Cornelia Weyand

Publication Details

  • Clonality and longevity of CD4(+)CD28(null) T cells are associated with defects in apoptotic pathways JOURNAL OF IMMUNOLOGY Vallejo, A. N., Schirmer, M., Weyand, C. M., Goronzy, J. J. 2000; 165 (11): 6301-6307

    Abstract:

    CD4(+)CD28(null) T cells are oligoclonal lymphocytes rarely found in healthy individuals younger than 40 yr, but are found in high frequencies in elderly individuals and in patients with chronic inflammatory diseases. Contrary to paradigm, they are functionally active and persist over many years. Such clonogenic potential and longevity suggest altered responses to apoptosis-inducing signals. In this study, we show that CD4(+)CD28(null) T cells are protected from undergoing activation-induced cell death. Whereas CD28(+) T cells underwent Fas-mediated apoptosis upon cross-linking of CD3, CD28(null) T cells were highly resistant. CD28(null) T cells were found to progress through the cell cycle, and cells at all stages of the cell cycle were resistant to apoptosis, unlike their CD28(+) counterparts. Neither the activation-induced up-regulation of the IL-2R alpha-chain (CD25) nor the addition of exogenous IL-2 renders them susceptible to Fas-mediated apoptosis. These properties of CD28(null) T cells were related to high levels of Fas-associated death domain-like IL-1-converting enzyme-like inhibitory protein, an inhibitor of Fas signaling that is normally degraded in T cells following activation in the presence of IL-2. Consistent with previous data showing protection of CD28(null) cells from spontaneous cell death, the present studies unequivocally show dysregulation of apoptotic pathways in CD4(+)CD28(null) T cells that favor their clonal outgrowth and maintenance in vivo.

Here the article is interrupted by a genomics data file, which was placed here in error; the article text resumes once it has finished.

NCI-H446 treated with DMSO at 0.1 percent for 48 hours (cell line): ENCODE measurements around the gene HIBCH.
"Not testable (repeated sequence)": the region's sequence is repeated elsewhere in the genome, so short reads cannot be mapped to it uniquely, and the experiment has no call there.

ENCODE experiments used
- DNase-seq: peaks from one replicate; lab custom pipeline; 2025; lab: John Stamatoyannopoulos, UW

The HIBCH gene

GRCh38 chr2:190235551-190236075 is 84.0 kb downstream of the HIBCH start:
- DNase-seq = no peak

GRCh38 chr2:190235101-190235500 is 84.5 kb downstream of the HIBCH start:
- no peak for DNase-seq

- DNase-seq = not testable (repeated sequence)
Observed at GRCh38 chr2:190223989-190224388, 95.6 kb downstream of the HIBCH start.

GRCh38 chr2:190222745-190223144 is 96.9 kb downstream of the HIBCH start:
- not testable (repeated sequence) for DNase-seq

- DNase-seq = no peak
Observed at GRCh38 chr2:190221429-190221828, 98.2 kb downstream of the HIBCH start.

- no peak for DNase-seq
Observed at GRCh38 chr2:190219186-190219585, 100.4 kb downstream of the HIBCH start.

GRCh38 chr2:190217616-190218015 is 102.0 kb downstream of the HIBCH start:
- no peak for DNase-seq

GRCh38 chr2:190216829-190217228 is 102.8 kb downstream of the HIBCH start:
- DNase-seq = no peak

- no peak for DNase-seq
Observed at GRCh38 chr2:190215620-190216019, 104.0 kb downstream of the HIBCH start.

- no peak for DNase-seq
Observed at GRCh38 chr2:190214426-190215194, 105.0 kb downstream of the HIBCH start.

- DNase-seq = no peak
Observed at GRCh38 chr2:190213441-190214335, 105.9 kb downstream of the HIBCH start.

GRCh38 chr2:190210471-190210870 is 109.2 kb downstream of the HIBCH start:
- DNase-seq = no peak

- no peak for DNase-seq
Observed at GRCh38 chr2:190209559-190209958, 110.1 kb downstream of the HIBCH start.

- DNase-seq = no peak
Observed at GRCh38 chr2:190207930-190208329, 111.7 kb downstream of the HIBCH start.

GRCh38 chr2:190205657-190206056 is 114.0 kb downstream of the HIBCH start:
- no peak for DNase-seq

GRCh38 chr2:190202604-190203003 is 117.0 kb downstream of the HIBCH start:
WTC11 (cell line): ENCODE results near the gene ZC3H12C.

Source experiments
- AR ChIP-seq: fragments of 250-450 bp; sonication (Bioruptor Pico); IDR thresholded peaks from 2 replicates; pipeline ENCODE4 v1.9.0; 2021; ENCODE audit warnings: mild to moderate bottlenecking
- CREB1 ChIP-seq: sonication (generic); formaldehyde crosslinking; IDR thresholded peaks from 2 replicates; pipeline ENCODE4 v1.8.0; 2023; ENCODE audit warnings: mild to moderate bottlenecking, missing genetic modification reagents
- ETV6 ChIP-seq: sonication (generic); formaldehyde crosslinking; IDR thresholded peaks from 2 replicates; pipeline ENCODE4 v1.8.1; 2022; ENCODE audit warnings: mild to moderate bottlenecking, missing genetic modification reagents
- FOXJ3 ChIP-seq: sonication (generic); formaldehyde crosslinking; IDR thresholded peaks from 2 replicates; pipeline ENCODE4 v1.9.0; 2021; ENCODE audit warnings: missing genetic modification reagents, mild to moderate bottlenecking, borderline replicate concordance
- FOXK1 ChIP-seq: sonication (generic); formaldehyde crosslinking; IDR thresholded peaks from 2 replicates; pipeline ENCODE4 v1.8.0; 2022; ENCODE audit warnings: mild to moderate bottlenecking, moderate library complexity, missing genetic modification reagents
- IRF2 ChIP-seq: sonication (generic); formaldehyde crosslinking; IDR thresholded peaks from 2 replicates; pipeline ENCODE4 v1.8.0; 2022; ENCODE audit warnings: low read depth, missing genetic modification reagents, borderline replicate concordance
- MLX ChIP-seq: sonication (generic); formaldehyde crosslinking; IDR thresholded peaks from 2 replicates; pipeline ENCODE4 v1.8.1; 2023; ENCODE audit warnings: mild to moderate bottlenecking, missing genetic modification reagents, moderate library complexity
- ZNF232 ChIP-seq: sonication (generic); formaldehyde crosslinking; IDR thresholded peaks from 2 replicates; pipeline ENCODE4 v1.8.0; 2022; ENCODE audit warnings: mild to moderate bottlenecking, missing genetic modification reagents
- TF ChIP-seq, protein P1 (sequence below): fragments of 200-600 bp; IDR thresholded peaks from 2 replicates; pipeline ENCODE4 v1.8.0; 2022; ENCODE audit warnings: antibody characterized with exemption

View details for Web of Science ID 000165467100036

    View details for PubMedID 11086066

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